By Judith Ford
You’re Invited, lang•widge, March 27, 2010, Gallery Neptune in Bethesda, Maryland.
Poetry is a lot like music. Music evokes visual images; visual art can stimulate poems. Read that backwards and it’s true that way, too.
Last March, while visiting a friend in DC, I had the opportunity to experience all three — music, my friend’s paintings, and a spontaneous poetry happening — mixed together for one entertaining evening. The event: lang•widge. The setting: Gallery Neptune in Bethesda, Maryland.
My friend, artist Freya Grand, paints landscapes. Not your ordinary landscapes. Landscapes filtered through Freya’s vision and open to interaction with the viewer. In Freya’s words, “Painting landscape begins as an internal process. As in abstraction, forms transmit a mysterious secret life, exert a presence.”
Presence was abundant on March 27 at Gallery Neptune, even before the rest of the evening’s events unfolded. I’ve always had my own strong responses to Freya’s work, partly because I’ve traveled with her to some of the locations she later painted. More because her work is emotional, full of motion and light. Like me, the lang•widge participants responded in their own unique ways.
So here’s how it went: A few weeks before lang•widge, Freya and gallery owner Elyse Harrison asked jazz musician Steven Rogers to preview the paintings and compose short pieces of music in response. Once everyone had had a chance to walk around and see all the paintings (munch on cheese and crackers, drink wine), we were asked to gather in front of a podium and listen to a short poetry reading by Charlie Jensen, poet and director of The Writer’s Center in Bethesda, and the poet, Reb Livingston.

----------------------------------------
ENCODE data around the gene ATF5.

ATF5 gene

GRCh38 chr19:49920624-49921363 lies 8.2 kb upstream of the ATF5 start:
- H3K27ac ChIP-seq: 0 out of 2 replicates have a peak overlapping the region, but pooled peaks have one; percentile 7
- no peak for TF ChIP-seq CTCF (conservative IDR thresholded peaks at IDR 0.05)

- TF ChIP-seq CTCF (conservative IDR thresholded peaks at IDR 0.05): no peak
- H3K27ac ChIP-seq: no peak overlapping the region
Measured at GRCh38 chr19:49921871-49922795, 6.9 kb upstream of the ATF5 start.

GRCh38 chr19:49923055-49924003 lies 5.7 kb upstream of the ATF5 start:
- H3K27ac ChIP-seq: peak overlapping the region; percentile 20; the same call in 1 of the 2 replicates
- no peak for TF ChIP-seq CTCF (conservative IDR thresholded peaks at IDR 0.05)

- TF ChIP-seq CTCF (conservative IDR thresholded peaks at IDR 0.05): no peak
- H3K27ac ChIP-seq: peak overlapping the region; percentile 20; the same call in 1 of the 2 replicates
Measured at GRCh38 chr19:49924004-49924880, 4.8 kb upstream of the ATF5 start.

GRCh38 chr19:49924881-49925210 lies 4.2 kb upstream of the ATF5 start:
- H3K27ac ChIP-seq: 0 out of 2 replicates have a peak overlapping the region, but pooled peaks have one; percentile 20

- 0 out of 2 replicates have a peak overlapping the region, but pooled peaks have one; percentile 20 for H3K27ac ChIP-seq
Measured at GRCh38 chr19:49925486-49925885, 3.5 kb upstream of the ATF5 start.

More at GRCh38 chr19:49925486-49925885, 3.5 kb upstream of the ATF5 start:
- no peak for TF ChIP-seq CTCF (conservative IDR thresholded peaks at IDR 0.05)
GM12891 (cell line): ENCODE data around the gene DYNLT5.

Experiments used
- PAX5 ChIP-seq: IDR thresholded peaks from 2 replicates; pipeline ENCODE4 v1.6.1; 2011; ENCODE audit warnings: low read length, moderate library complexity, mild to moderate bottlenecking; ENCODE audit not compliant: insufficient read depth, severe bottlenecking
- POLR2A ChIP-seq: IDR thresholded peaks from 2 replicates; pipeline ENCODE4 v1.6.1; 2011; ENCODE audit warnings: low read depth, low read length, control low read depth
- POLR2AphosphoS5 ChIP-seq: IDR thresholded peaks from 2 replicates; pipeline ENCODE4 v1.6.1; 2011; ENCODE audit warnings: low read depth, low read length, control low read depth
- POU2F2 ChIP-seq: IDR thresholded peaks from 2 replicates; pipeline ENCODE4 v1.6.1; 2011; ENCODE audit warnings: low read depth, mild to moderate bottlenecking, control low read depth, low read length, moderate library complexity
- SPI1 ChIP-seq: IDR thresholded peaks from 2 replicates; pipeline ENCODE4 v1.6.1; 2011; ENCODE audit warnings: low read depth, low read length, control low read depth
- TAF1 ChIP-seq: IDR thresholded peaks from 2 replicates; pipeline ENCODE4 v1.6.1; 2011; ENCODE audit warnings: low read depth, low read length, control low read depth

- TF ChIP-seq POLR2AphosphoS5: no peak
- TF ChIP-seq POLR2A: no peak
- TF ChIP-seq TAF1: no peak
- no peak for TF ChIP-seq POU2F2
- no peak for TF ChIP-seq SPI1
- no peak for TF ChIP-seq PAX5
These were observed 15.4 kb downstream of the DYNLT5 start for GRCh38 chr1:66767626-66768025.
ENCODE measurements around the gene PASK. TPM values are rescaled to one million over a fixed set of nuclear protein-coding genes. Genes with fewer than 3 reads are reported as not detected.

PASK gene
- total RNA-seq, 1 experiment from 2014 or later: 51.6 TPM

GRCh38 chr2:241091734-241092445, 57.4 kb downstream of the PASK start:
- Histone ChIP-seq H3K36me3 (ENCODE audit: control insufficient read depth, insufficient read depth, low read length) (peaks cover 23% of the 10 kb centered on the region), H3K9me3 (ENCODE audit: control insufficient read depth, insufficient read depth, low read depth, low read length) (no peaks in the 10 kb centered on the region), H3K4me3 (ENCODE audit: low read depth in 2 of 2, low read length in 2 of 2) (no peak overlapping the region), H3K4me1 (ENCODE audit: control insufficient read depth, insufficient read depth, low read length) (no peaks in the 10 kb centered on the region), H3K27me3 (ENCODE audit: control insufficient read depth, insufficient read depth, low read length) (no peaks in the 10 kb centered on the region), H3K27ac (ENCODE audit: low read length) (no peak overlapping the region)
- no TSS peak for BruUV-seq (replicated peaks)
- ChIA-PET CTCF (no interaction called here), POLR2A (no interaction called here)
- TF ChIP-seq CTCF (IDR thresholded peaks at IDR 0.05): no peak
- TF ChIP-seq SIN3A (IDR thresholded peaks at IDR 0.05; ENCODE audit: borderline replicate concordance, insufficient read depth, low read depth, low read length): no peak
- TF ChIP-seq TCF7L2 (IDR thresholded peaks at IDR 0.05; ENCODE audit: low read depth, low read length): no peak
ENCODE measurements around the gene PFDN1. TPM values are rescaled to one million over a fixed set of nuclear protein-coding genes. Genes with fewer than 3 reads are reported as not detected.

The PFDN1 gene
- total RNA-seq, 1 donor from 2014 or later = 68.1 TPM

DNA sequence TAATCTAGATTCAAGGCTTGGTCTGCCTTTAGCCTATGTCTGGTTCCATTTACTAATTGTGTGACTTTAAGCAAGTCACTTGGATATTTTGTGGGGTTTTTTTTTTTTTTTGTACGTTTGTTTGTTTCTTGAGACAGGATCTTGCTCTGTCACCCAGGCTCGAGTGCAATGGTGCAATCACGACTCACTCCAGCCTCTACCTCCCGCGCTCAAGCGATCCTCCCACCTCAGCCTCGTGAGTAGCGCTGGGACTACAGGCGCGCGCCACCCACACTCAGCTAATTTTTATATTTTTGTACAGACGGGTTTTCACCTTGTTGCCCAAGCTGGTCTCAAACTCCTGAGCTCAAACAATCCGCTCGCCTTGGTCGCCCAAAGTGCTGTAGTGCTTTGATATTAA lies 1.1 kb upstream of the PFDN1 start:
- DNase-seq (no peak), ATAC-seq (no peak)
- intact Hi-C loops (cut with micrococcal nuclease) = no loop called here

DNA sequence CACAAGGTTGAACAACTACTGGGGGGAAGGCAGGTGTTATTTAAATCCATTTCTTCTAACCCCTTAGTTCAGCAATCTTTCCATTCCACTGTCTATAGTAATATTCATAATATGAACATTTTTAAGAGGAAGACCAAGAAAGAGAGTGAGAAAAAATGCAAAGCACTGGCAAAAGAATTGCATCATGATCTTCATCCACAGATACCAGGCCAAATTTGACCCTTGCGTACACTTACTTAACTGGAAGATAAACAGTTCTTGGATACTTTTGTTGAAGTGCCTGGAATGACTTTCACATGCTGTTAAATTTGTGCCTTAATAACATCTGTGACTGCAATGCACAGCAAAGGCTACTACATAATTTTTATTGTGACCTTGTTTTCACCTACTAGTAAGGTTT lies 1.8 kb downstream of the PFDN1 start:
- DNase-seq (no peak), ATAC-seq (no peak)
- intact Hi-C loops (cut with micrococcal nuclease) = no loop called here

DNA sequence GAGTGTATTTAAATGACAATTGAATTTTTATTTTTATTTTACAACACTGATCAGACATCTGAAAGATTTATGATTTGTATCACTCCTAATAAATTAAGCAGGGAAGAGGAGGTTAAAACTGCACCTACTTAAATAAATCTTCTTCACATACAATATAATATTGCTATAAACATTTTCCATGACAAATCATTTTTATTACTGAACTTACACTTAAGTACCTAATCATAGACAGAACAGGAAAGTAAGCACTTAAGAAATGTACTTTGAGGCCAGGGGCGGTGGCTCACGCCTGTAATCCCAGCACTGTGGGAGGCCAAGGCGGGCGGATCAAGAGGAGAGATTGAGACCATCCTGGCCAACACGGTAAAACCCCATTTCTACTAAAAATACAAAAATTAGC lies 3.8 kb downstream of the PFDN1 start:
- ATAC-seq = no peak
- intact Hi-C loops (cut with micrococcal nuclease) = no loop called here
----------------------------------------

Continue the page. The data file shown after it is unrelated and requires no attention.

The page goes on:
Works by Freya Grand, Rock at Low Tide, 48″ x 60″, 2008, Burning Fields, 30″ x 30″, 2009, Cotopaxi, 48″ x 60″, 2006, and Fog, Benbulben, 30″ x30″, 2010, paintings © 2006-2010 by Freya Grand. All rights reserved.
Suitably warmed-up, we were each given a clipboard, a few sheets of paper, and a pencil. As Steven Rogers’ techno-jazz music played, we looked at the paintings again and quickly jotted down short lines. Whatever came to mind.
I was surprised by how much I liked the music. I am not a big jazz fan, but looking at Freya’s work and listening to this weird contemporary music, I found myself enjoying the way the visual and musical bits blended together. Whatever it was I wrote in response — I didn’t preserve any of it — was full of the light and movement I’ve always seen in my friend’s work. Hope, change, powerful natural forces, awe, wonder.
When the four short pieces of music had finished, we reassembled in front of the podium. Volunteers did most of the reading, but first Charlie Jensen and Reb Livingston demonstrated the technique. They chose two from a diverse collection of colored dice. The number rolled determined the number of pieces of paper to be read together to create a spontaneous poem.
The results were surprising, to say the least. Where I had seen light and life, others had seen darkness and death, despair and violence. Sexuality. New life forms. Being lost, being found. Memories of blankets, clouds, and chaos.
During lang•widge, poets Charles Jensen and Reb Livingston explain the process, draw poem pieces, then read the resulting poetry, photos © 2010 by Judith Ford. All rights reserved.
Here are some of my favorite lines:
smiley in foam, red glee